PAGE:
I started a tradition when my boys were very young. We would pack lunches on the weekend and walk a trail together at Fontenelle Forest in Bellevue.
This trail led us through a canopy of trees, across railroad tracks, and ended along the riverside where we would spread out a blanket and enjoy a picnic and random conversation. Once we were done eating and solving worldly issues, we would retrace our steps before collapsing exhausted back into our car and heading home.
Over the next several years, the trail was the only thing that stayed the same. The two boys matured and welcomed a little sister to the mix. The car became a minivan. The mom became less stressed (well, technically, the mom shifted her stress to a whole new batch of stuff).
Life was good.
But as the famous book Love you forever by Robert Munsch so eloquantly describes, “That little boy grew. And he grew and he grew and he grew.”
And in my oldest’s son’s case, that little boy grew monster feet and an even bigger attitude.
After listening to nonstop complaining about his heat-induced headache, how he didn’t like the bugs, and how he couldn’t suffer one more step, I looked at my oldest and threatened that this would be the last time he made the trek with us. His response hit me like a ton of bricks…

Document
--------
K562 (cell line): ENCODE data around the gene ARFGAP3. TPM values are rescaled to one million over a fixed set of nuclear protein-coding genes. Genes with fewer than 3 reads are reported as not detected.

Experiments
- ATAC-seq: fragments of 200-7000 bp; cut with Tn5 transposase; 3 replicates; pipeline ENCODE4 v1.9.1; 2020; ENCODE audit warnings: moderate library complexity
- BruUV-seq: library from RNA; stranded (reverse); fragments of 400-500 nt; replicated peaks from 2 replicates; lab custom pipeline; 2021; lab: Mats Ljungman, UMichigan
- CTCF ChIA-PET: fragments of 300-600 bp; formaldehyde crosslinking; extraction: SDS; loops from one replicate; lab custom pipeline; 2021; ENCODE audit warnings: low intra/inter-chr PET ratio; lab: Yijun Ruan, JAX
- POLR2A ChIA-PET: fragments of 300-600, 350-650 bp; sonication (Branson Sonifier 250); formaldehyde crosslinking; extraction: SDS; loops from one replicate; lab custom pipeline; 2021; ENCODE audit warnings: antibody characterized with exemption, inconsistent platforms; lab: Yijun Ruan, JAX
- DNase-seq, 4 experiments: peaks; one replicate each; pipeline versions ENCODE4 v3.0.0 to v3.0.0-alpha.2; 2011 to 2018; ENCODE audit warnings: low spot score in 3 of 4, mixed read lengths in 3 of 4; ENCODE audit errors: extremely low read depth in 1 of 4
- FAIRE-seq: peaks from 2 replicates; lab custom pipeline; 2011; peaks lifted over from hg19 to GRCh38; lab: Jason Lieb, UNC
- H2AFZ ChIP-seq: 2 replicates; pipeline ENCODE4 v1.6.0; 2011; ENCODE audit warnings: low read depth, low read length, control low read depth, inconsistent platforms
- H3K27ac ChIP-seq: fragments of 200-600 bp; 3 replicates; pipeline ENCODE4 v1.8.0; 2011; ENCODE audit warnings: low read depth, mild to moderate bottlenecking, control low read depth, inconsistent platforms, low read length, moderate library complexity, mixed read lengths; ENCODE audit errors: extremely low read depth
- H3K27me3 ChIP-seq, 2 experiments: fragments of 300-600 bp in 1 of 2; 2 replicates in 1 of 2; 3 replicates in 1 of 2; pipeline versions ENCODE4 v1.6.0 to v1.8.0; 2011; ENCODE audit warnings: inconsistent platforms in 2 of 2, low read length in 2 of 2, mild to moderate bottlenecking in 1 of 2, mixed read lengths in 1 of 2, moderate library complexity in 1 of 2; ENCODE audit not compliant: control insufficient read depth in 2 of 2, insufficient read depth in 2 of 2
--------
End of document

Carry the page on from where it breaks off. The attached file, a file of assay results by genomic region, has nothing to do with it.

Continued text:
He is stubborn like his father and thinks he’s right all the time like me.
So what’s a mom to do but allow him to be him? To change with the seasons and float wherever the wind takes him?
I still have two more children who generally think the Earth revolves around me. They enjoy doing activities with me and with each other.
So why is it so hard to swallow the fact that I can no longer force HIM to enjoy what I do? He is becoming his own man before my very eyes and I am both proud and mournful.
He said to all of us that day, “I would rather be different than like everyone else.”
And I knew exactly what he meant.
I just wanted HIM to be like ME for a little while longer.
Is that too much to ask?
IS GETTING ME A DAMN KLEENEX TOO MUCH TO ASK?!
Created by Heidi Woodard